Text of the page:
(Author’s note: it’s late, I know. I’ve made a habit of running late lately, and I don’t have a good excuse for why. It’s not lack of time or motivation; more like lack of focus. Too many other things on my mind, and none of them the kind of thing that inspires creativity.
But, at least it’s done.That’s saying something, right?)
I open my bedroom door an hour past when Anne’s retired to her room and strain my ears in search of any minute sound that might indicate my aunt is still awake. The house is silent as a tomb. The only sound at all is the steady tick tock of the clock in the sitting room as I tiptoe across it. I open the hall door a bare sliver and peek out, pausing again to listen for signs of life on the floor below. As I do so, I glance at the door to Mycroft’s abandoned room across the hall and thank the heavens Anne hasn’t decided to move into it now that its previous occupant has settled elsewhere. Her doing so would only make moments like this more difficult. If she knew what goes on in her house after she’s gone to bed, the move would be high on her list of tasks.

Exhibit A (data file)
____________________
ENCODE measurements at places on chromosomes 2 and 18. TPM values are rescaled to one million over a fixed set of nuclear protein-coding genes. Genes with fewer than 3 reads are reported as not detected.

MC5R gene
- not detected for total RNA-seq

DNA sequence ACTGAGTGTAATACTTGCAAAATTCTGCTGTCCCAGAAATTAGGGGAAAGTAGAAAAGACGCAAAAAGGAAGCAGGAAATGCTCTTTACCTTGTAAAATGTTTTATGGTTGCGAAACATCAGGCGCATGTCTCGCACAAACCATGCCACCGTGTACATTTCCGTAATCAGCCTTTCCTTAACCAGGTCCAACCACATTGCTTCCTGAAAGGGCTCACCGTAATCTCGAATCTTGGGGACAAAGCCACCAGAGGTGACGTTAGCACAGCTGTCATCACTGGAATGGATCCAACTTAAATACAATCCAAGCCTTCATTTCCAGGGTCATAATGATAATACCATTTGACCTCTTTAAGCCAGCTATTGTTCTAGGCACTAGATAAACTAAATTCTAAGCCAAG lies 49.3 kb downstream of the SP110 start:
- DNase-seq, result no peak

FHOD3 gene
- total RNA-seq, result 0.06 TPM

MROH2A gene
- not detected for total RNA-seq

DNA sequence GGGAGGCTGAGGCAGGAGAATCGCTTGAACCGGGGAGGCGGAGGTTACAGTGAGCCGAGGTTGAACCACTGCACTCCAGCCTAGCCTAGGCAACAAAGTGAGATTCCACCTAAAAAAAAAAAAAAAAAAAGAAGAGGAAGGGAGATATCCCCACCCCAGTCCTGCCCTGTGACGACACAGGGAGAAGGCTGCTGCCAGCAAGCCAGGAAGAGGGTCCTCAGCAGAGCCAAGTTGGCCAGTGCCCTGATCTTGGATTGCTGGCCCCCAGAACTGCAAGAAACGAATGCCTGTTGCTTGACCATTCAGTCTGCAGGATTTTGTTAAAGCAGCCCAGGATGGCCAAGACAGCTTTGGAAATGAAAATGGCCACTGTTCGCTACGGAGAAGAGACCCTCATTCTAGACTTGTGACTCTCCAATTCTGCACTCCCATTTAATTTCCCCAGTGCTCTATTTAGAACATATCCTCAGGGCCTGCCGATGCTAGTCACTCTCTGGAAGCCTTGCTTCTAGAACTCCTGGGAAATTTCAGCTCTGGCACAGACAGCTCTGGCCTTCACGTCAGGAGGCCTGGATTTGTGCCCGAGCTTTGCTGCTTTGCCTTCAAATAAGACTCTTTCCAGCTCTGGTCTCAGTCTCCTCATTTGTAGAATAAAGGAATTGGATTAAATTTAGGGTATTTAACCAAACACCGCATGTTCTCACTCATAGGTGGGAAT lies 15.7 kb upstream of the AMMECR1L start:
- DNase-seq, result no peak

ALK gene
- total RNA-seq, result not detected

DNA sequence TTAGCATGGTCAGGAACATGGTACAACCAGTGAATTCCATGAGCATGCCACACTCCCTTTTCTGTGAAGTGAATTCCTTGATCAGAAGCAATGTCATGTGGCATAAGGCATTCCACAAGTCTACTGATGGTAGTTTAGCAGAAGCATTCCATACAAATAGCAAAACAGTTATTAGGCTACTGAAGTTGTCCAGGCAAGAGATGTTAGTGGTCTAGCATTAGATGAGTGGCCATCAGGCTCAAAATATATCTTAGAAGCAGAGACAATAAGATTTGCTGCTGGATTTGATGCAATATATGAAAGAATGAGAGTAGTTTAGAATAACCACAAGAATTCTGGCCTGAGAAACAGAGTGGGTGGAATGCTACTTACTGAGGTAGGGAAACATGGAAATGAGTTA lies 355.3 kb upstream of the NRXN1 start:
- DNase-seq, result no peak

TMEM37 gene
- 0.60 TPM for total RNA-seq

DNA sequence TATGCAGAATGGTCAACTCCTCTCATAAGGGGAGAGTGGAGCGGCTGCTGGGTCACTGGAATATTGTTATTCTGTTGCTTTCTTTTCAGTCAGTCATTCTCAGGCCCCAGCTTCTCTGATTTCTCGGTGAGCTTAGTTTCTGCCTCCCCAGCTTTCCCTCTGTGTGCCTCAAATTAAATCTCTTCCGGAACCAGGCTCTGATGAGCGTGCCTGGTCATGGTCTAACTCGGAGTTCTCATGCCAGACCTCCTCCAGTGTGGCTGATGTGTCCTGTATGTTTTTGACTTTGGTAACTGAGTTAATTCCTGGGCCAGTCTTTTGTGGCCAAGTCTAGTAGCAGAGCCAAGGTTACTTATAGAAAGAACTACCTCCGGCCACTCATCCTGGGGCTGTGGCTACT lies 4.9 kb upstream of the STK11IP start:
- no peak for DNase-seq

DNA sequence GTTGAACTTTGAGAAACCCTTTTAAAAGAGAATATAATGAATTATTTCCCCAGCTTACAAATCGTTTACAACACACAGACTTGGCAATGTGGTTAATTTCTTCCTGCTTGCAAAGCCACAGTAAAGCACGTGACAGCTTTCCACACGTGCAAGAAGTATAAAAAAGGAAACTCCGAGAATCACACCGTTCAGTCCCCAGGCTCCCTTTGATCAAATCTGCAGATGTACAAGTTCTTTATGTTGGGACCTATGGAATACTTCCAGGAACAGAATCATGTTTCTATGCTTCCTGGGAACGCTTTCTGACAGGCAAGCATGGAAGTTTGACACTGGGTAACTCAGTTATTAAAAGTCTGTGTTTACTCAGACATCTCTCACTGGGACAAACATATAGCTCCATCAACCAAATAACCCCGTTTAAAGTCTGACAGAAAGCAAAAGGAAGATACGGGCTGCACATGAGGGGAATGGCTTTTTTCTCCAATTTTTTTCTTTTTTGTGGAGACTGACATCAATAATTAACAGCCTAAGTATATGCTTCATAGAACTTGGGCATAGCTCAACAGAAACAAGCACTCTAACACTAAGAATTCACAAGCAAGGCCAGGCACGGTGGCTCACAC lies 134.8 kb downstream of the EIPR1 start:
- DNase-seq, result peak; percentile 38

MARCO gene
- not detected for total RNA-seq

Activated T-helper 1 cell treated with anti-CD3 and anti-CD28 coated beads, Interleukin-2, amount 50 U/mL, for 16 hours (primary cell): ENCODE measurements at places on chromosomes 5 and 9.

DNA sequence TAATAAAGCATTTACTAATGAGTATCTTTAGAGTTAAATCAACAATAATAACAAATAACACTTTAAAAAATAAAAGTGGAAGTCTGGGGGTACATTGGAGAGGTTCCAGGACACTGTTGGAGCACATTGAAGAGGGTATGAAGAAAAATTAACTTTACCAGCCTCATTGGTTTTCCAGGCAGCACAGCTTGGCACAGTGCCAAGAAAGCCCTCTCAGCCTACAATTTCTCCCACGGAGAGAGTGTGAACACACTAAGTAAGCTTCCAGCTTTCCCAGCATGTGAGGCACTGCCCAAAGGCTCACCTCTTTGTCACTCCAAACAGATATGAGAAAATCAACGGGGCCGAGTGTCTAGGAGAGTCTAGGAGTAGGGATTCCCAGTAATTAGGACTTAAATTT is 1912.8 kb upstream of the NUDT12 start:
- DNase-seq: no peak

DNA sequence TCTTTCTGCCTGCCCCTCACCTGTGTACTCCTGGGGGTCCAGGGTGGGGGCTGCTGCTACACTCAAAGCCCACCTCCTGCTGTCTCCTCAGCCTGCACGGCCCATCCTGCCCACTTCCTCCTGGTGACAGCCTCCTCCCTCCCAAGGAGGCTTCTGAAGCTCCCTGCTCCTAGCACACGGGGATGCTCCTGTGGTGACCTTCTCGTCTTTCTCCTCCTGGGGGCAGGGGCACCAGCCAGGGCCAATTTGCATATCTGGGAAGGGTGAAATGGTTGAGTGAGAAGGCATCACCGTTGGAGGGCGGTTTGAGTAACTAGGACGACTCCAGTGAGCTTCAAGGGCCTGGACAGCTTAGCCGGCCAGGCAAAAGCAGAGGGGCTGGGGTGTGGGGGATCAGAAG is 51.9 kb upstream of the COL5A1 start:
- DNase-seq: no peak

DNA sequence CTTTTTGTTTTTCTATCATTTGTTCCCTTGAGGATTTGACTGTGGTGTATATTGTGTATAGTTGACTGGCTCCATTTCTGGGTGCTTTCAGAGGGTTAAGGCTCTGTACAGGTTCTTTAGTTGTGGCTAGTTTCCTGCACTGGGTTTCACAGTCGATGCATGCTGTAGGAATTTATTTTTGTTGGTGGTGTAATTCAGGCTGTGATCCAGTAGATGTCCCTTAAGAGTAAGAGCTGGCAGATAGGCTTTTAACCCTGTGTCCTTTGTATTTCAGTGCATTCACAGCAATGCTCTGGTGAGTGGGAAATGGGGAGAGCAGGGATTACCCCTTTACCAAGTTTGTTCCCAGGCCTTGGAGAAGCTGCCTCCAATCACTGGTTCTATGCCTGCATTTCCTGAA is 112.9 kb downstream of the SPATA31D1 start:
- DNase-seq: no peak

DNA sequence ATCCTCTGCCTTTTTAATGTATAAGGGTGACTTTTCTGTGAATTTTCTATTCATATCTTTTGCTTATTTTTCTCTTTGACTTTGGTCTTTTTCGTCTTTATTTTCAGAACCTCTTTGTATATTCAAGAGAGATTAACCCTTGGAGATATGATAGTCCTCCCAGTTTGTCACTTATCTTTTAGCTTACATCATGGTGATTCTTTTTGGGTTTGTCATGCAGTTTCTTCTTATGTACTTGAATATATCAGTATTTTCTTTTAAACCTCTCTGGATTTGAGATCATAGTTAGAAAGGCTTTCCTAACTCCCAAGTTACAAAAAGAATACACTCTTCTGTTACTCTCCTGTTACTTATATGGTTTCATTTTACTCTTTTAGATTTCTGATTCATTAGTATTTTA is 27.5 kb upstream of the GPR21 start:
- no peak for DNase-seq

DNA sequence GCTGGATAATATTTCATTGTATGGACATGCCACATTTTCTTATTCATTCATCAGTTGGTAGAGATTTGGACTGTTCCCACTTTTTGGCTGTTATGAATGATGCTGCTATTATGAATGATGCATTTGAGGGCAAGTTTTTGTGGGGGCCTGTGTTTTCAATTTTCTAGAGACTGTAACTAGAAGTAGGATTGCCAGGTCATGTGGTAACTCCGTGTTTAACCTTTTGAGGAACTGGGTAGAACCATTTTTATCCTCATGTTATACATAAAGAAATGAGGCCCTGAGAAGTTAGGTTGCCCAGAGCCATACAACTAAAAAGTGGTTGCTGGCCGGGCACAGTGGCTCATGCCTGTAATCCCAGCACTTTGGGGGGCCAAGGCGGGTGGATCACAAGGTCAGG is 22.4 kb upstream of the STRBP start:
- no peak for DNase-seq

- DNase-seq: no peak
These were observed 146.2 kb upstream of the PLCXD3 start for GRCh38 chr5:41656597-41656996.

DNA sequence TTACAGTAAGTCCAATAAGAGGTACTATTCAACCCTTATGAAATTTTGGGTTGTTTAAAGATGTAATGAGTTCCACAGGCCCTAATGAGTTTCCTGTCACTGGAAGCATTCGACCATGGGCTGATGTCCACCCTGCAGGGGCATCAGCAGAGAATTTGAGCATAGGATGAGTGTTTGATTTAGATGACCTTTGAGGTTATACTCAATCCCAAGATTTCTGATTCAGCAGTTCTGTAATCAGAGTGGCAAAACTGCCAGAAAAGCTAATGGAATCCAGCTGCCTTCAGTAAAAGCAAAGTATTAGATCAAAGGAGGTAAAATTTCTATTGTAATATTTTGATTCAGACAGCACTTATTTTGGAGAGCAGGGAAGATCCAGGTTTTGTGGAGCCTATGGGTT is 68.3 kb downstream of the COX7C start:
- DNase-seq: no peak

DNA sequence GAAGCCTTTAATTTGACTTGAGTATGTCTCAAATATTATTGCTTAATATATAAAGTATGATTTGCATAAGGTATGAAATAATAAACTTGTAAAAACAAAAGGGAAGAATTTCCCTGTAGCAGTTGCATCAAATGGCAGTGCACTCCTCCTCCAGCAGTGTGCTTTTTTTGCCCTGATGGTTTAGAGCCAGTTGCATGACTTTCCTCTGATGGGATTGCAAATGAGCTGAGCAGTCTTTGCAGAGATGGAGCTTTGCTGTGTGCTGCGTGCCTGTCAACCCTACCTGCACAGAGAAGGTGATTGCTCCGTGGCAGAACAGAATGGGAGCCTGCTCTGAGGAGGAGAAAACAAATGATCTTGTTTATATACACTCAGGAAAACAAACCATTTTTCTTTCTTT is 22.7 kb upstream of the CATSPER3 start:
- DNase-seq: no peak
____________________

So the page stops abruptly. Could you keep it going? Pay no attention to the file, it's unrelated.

When I am sure all is clear, I quietly shut the sitting room door and tiptoe to the other side of the room, where the stairs to the second floor hide behind a pair of drawn curtains. I take these steps as quietly as I would the main staircase, careful to skip the fourth stair entirely; it creaks awfully and the sound echoes through the cupboard beneath it loud enough to wake the dead – or at least an over-attentive aunt. It’s one more reason Watson’s room is always the chosen location for our nightly rendez-vous – there is an entire floor between his room and hers to act as buffer. This dance we’re doing, Watson and I, is fraught with potential chaos. All our steps are planned and taken cautiously to avoid detection. It feels silly, a grown woman sneaking about her home like this, but it’s not for my sake that we do so. Anne’s unlikely to throw me out over it, but Watson has no such assurance.